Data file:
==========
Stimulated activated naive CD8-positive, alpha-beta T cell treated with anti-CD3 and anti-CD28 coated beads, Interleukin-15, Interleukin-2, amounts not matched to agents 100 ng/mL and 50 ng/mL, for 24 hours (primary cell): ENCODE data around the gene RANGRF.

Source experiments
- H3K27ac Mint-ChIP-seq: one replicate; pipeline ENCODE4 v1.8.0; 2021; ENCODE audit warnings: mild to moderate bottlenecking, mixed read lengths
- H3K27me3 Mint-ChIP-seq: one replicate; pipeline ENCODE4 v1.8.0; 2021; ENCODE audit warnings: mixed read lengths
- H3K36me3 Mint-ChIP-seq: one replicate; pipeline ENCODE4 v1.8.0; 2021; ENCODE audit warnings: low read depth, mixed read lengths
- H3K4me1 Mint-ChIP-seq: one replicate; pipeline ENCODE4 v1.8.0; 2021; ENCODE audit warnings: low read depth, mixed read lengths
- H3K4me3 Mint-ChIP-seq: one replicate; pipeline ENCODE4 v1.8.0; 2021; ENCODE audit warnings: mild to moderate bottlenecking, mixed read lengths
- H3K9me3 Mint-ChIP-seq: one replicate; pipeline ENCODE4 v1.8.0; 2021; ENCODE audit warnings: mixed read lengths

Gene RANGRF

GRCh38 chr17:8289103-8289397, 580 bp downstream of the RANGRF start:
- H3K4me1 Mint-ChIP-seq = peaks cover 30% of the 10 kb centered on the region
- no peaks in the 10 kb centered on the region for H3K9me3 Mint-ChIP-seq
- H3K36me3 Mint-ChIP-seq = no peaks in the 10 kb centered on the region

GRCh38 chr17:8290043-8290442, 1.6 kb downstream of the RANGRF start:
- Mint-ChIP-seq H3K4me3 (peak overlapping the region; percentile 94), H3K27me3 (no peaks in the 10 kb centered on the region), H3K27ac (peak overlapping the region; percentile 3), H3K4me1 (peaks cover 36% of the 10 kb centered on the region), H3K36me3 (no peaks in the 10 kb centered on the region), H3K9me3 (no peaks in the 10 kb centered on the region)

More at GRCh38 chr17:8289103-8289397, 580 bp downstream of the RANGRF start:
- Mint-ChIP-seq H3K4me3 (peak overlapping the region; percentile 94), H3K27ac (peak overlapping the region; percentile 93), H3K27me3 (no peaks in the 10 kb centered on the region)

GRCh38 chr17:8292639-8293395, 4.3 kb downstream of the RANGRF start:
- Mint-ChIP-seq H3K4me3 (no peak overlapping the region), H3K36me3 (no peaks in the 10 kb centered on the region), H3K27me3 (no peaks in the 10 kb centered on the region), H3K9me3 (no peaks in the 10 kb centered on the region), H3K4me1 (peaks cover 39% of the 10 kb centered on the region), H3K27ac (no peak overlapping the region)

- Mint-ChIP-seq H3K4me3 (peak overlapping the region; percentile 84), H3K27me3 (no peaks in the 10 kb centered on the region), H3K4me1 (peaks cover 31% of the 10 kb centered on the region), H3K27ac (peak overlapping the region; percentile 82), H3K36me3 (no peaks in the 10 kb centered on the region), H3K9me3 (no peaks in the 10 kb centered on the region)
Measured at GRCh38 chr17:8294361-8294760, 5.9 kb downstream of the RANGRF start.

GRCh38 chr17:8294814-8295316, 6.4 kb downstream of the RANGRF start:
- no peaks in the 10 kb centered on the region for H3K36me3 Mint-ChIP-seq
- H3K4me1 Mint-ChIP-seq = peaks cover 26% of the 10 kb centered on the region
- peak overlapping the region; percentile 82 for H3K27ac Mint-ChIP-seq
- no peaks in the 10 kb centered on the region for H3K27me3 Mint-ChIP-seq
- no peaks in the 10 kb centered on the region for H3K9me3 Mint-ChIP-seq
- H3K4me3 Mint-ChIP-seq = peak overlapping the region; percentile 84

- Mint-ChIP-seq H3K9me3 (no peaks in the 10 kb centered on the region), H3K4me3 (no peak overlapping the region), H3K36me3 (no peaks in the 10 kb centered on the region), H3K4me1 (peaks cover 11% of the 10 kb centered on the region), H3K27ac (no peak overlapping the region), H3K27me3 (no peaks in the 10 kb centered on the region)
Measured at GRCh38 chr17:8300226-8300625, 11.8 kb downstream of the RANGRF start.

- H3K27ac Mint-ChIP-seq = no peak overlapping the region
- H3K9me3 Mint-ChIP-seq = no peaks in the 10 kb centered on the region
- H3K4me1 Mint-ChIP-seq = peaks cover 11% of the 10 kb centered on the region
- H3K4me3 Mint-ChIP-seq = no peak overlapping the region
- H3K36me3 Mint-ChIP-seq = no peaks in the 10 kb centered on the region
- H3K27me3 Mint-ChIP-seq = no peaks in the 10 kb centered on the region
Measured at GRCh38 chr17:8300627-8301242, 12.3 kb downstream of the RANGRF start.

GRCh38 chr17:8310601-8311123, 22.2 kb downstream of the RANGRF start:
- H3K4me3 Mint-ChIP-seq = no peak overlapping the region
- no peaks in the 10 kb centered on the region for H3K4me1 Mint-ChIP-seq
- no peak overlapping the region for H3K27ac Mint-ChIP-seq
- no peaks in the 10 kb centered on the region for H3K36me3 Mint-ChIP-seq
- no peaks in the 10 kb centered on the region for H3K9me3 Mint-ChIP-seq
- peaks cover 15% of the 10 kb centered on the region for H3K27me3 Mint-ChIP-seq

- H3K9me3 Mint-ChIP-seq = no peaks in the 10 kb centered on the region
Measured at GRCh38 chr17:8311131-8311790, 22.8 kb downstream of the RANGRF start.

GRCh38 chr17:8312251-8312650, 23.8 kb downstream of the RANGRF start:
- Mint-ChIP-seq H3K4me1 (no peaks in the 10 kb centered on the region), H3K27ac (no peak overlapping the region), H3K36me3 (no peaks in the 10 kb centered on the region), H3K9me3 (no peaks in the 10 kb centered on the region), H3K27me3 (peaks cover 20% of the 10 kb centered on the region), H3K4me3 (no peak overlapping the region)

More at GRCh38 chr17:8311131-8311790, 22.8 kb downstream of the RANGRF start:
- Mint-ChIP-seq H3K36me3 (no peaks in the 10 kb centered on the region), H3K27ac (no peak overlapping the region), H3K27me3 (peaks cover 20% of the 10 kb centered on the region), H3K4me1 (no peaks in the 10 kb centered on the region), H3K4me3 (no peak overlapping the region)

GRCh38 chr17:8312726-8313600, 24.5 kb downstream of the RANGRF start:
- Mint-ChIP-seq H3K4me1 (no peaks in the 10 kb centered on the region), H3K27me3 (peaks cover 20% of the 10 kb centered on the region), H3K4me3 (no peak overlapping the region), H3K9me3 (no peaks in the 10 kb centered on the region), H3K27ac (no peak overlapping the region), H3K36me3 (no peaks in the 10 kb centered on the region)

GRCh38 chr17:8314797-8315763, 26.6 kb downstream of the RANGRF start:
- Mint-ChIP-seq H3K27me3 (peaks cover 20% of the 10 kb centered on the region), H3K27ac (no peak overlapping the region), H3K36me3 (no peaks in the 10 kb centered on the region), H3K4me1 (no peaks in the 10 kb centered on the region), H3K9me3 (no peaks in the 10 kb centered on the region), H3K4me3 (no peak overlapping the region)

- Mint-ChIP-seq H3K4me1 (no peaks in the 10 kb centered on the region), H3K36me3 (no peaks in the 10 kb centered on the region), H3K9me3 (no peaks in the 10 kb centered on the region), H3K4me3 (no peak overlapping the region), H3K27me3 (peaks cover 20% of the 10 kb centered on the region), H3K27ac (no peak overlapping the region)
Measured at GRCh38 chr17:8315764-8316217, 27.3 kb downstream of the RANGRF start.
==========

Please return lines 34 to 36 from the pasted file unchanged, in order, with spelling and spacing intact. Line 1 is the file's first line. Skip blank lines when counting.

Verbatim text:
- H3K4me3 Mint-ChIP-seq = no peak overlapping the region
- H3K36me3 Mint-ChIP-seq = no peaks in the 10 kb centered on the region
- H3K27me3 Mint-ChIP-seq = no peaks in the 10 kb centered on the region